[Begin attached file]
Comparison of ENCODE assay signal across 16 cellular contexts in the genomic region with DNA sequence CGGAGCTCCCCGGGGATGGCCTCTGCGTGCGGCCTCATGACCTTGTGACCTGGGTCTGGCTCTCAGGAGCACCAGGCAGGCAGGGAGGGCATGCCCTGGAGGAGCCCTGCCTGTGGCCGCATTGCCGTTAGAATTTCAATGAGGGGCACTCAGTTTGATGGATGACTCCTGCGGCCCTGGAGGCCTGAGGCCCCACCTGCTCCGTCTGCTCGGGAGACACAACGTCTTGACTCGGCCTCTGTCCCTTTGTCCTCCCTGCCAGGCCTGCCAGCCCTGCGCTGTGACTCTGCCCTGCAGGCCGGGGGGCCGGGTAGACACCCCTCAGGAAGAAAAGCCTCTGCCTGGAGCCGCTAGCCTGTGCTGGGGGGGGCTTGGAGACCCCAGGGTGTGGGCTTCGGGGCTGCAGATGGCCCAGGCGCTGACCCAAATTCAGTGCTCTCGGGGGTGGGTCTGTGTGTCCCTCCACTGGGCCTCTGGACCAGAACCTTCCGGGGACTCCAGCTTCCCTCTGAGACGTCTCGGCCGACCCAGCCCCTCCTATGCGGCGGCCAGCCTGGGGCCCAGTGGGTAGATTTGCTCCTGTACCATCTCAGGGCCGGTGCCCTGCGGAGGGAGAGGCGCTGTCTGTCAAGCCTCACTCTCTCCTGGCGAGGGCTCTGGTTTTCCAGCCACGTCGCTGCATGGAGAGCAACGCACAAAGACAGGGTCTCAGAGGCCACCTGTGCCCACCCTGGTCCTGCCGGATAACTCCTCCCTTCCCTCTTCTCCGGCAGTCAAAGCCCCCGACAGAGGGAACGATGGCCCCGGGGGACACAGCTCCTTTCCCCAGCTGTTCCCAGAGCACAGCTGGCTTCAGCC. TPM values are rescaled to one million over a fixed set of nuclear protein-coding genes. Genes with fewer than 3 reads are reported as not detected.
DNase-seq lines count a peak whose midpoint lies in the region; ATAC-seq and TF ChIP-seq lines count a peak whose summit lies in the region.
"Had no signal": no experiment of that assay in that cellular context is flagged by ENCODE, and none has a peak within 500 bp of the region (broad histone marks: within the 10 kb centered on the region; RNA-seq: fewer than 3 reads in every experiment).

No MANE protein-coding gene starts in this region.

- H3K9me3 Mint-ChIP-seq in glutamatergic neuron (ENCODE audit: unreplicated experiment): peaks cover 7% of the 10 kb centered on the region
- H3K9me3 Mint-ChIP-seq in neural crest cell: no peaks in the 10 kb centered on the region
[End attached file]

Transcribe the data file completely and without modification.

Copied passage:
Comparison of ENCODE assay signal across 16 cellular contexts in the genomic region with DNA sequence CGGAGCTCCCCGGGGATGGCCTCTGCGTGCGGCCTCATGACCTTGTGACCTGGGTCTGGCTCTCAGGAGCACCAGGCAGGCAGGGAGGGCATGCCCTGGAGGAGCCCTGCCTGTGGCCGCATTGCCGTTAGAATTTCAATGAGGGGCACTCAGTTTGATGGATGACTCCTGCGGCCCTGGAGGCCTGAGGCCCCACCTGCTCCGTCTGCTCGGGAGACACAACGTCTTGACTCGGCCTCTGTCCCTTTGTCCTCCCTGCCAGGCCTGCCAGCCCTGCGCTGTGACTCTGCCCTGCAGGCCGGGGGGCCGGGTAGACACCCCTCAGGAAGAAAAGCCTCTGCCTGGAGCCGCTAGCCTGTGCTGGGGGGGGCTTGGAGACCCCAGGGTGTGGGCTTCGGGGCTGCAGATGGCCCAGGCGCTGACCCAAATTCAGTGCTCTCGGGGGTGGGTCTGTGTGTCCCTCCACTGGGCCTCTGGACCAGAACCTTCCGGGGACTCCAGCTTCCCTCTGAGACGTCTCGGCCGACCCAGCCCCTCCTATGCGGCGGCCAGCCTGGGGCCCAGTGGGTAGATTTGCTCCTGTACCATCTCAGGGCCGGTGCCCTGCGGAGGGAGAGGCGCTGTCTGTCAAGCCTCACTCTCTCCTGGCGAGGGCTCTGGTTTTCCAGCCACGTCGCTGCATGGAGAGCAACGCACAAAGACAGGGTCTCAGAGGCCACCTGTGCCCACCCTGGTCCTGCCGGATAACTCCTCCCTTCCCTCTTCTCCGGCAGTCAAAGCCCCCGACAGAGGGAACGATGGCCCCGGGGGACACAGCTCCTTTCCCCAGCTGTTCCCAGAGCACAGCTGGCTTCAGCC. TPM values are rescaled to one million over a fixed set of nuclear protein-coding genes. Genes with fewer than 3 reads are reported as not detected.
DNase-seq lines count a peak whose midpoint lies in the region; ATAC-seq and TF ChIP-seq lines count a peak whose summit lies in the region.
"Had no signal": no experiment of that assay in that cellular context is flagged by ENCODE, and none has a peak within 500 bp of the region (broad histone marks: within the 10 kb centered on the region; RNA-seq: fewer than 3 reads in every experiment).

No MANE protein-coding gene starts in this region.

- H3K9me3 Mint-ChIP-seq in glutamatergic neuron (ENCODE audit: unreplicated experiment): peaks cover 7% of the 10 kb centered on the region
- H3K9me3 Mint-ChIP-seq in neural crest cell: no peaks in the 10 kb centered on the region